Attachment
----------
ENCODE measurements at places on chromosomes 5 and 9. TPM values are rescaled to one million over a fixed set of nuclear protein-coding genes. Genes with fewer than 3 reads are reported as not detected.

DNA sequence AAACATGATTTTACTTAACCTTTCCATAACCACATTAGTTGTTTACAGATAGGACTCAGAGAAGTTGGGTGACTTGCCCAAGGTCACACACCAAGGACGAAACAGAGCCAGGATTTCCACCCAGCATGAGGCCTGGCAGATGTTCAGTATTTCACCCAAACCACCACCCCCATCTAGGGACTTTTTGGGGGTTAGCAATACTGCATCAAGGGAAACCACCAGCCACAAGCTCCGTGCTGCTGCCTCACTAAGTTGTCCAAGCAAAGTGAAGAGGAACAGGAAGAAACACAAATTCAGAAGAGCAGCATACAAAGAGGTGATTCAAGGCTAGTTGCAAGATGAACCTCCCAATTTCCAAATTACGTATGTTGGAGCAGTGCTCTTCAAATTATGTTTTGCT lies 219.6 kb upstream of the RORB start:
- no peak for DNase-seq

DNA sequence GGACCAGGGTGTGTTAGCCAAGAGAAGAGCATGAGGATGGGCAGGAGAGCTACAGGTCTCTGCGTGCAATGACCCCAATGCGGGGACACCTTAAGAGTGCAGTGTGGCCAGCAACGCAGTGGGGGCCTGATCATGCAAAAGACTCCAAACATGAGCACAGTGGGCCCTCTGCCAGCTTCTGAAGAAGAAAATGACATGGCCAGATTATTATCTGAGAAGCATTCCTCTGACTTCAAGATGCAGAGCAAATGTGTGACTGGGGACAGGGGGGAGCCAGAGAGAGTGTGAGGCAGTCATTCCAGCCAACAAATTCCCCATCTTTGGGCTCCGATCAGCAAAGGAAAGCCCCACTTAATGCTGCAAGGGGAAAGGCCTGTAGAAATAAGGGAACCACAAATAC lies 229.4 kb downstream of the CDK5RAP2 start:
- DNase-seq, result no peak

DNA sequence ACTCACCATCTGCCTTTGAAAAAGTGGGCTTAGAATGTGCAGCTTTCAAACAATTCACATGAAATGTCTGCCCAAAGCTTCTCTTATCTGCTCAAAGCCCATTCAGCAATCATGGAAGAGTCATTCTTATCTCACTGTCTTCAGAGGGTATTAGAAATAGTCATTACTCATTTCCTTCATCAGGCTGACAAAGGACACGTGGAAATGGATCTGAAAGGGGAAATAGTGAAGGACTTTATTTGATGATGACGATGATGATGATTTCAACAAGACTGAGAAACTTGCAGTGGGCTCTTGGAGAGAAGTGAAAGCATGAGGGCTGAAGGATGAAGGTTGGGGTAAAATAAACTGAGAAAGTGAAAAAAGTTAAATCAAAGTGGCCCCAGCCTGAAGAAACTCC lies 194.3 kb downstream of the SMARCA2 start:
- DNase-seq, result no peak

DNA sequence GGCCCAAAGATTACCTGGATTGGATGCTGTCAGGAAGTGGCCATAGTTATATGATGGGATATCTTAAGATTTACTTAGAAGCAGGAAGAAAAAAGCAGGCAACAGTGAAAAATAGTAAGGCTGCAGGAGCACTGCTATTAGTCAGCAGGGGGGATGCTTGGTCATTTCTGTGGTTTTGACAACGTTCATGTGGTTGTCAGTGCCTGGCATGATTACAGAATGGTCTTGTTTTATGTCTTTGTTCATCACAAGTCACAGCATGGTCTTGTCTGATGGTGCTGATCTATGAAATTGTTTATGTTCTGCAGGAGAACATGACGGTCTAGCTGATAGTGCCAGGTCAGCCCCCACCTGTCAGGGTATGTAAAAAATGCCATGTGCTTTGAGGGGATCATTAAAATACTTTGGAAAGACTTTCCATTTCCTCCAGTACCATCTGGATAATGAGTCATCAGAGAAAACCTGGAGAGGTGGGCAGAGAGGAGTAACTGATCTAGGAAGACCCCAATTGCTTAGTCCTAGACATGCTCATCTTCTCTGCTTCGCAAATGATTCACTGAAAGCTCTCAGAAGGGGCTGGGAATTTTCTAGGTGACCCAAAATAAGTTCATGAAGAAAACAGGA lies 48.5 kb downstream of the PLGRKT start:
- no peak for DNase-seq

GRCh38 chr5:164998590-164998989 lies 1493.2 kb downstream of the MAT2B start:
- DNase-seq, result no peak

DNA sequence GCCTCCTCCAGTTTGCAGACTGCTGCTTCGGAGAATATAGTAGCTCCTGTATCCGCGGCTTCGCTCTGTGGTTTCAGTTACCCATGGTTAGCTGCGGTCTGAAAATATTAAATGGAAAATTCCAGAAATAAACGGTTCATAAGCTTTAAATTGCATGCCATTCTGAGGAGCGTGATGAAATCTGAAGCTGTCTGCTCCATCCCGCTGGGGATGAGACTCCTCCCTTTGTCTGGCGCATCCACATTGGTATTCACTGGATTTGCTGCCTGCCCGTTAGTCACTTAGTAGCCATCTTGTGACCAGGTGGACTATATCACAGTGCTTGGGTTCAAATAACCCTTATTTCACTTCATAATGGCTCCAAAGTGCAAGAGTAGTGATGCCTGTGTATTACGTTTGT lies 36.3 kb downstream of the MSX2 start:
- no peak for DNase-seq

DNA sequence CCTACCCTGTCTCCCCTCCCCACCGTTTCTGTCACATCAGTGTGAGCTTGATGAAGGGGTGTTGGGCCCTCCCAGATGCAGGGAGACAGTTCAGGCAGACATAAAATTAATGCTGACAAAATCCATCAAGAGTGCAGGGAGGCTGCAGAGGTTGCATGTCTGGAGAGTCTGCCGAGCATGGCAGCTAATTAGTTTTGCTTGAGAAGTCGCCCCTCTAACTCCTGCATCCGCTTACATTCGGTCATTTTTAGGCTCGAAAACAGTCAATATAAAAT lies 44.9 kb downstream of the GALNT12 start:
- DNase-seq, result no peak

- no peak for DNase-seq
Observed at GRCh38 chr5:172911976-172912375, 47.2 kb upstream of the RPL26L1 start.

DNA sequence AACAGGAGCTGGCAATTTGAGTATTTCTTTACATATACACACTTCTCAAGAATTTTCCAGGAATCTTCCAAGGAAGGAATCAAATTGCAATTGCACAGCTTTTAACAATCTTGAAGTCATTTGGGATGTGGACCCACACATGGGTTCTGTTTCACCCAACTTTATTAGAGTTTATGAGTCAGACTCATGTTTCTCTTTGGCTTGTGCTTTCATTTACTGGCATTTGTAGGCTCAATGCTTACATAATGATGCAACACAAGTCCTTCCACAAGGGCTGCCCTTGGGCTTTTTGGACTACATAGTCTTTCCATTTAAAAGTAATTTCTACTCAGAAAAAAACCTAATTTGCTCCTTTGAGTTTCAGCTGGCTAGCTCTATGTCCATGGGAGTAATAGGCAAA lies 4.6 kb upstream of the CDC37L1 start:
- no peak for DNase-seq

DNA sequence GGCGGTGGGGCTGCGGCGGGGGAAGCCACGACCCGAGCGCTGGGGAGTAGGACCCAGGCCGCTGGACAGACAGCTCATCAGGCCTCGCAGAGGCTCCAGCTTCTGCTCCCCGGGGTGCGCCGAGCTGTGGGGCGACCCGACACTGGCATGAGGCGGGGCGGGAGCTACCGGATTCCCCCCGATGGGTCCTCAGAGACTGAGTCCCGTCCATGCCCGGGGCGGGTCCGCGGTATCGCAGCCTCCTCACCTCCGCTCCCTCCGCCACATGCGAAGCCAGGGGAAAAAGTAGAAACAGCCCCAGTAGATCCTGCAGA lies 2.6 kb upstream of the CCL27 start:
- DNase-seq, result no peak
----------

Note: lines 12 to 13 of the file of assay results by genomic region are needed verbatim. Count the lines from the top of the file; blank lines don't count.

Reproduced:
DNA sequence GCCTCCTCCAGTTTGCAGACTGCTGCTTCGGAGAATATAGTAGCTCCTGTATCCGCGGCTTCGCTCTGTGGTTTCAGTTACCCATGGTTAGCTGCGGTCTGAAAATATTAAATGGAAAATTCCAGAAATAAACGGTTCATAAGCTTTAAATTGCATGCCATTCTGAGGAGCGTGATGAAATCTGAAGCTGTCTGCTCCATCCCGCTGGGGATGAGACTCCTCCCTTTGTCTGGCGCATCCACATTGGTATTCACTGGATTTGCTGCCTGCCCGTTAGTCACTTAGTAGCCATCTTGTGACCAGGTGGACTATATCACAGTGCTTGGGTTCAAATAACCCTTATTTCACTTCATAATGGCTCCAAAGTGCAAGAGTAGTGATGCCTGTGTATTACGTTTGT lies 36.3 kb downstream of the MSX2 start:
- no peak for DNase-seq